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3-coloring is NP Complete

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  • Difficulty Level : Hard
  • Last Updated : 01 Oct, 2020
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Prerequisite: NP-Completeness, Graph Coloring

Graph K-coloring Problem: A K-coloring problem for undirected graphs is an assignment of colors to the nodes of the graph such that no two adjacent vertices have the same color, and at most K colors are used to complete color the graph. 

Problem Statement: Given a graph G(V, E) and an integer K = 3, the task is to determine if the graph can be colored using at most 3 colors such that no two adjacent vertices are given the same color.

An instance of the problem is an input specified to the problem. An instance of the 3-coloring problem is an undirected graph G (V, E), and the task is to check whether there is a possible assignment of colors for each of the vertices V using only 3 different colors with each neighbor colored differently. Since an NP-Complete problem is a problem which is both in NP and NP-hard, the proof for the statement that a problem is NP-Complete consists of two parts:

  1. The problem itself is in NP class.
  2. All other problems in NP class can be polynomial-time reducible to that.(B is polynomial-time reducible to C is denoted as B ≤ PC)

If the 2nd condition is only satisfied then the problem is called NP-Hard.

But it is not possible to reduce every NP problem into another NP problem to show its NP-Completeness all the time. Therefore, to show a problem is NP-Complete, then proof that the problem is in NP and any NP-Complete problem is reducible to that i.e., if B is NP-Complete and B≤PC then for C in NP, then C is NP-Complete. Thus, it can be concluded that the Graph K-coloring Problem is NP-Complete using the following two propositions:

3-coloring problem is in NP:
If any problem is in NP, then, given a certificate, which is a solution to the problem and an instance of the problem (A graph G(V, E) and an assignment of the colors {c1, c2, c3} where each vertex is assigned a color from this three colors {c1, c2, c3}), then it can be verified (Check whether the solution given is correct or not) that the certificate in polynomial time. This can be done in the following way:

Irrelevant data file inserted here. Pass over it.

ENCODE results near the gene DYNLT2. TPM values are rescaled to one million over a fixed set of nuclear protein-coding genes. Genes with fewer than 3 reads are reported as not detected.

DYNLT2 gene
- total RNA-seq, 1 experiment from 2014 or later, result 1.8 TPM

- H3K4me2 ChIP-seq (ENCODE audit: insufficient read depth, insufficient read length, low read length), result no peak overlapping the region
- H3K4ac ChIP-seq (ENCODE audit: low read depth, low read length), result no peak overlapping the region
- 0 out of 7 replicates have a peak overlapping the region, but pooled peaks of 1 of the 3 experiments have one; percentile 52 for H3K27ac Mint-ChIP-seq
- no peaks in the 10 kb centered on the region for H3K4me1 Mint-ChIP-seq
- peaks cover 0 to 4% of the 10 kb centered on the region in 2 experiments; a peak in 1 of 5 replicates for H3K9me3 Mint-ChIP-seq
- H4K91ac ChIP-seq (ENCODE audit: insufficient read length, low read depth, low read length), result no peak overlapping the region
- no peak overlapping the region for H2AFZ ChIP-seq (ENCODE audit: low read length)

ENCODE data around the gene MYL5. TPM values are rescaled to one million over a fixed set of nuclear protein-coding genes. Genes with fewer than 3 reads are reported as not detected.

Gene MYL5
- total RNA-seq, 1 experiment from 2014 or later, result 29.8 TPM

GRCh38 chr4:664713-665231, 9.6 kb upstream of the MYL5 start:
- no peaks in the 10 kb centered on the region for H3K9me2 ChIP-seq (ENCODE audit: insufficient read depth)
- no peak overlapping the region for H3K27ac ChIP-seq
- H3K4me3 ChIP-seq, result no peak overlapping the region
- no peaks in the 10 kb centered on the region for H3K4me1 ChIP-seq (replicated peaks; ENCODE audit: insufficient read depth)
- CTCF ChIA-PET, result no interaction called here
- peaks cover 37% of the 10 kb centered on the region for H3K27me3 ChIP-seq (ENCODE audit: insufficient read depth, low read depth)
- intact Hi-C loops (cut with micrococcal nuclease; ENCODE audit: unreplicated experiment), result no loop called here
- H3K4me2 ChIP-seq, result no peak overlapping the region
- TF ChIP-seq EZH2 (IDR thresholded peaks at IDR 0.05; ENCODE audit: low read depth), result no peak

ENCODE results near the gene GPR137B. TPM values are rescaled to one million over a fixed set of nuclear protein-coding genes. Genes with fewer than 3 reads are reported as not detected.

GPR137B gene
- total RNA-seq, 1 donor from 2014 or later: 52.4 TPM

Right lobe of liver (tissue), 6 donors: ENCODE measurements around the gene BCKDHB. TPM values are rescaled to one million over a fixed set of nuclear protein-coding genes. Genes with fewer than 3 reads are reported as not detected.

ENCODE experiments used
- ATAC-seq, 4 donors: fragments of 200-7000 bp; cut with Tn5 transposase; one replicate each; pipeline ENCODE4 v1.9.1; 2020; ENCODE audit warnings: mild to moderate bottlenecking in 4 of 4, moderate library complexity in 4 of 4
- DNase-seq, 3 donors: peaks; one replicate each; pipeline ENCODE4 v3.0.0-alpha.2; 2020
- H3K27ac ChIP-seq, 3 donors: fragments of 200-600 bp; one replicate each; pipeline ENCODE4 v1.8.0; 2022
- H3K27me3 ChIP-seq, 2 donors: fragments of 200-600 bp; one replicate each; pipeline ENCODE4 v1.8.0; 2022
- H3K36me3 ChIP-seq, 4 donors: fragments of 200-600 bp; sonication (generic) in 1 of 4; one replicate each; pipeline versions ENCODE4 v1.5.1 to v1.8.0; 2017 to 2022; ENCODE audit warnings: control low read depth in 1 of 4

For each edge {u, v} in graph G verify that the color c(u) != c(v)

Hence, the assignment can be checked for correctness in the polynomial-time of the graph with respect to its edges O(V+E).  

3-coloring problem is NP-Hard:
In order to prove that the 3-coloring problem is NP-Hard, perform a reduction from a known NP-Hard problem to this problem. Carry out a reduction from which the 3-SAT problem can be reduced to the 3-coloring problem. Let us assume that the 3-SAT problem has a 3-SAT formula of m clauses on n variables denoted by x1, x2, …, xn. The graph can then be constructed from the formula in the following way:

  1. For every variable xi Construct a vertex vi In the graph and a vertex vi’ denoting the negation of the variable xi.
  2. For each clause c in m, add 5 vertices corresponding to values c1, c1, …, c5.
  3. Three vertices of different colors are additionally added to denote the values True, False, and Base (T, F, B) respectively.
  4. Edges are added among these three additional vertices T, F, B to form a triangle.
  5. Edges are added among the vertices vi and vi’ and Base (B) to form a triangle.

The following constraints are true for graph G:  

  1. For each of the pairs of vertices vi and vi’, either one is assigned a TRUE value and the other, FALSE.
  2. For each clause c in m clauses, at least one of the literal has to hold TRUE value for the value to be true.

A small OR- gadget graph therefore can be constructed for each of the clause c = (u V v V w) in the formula by input nodes u, v, w, and connect output node of gadget to both False and Base special nodes.

Let us consider the formula f = (u’ V v V w’) AND (u V v V w’)

Now the reduction can be proved by the following two propositions:
Let us assume that the 3-SAT formula has a satisfying assignment, then in every clause, at least one of the literals xi has to be true, therefore, the corresponding vi can be assigned to a TRUE color and vi’ to FALSE. Now, extending this, for each clause the corresponding OR-gadget graph can be 3-colored. Hence, the graph can be 3-colored.

Let us consider that the graph G is 3-colorable, so if the vertex vi is assigned to the true color, correspondingly the variable xi is assigned to true. This will form a legal truth assignment. Also, for any clause Cj = (x V y V z), it cannot be that all the three literals x, y, z are False. Because in this case, the output of the OR-gadget graph for Cj has to be colored False. This is a contradiction because the output is connected to Base and False. Hence, there exists a satisfying assignment to the 3-SAT clause.

Conclusion: Therefore, 3-coloring is an NP-Complete problem.

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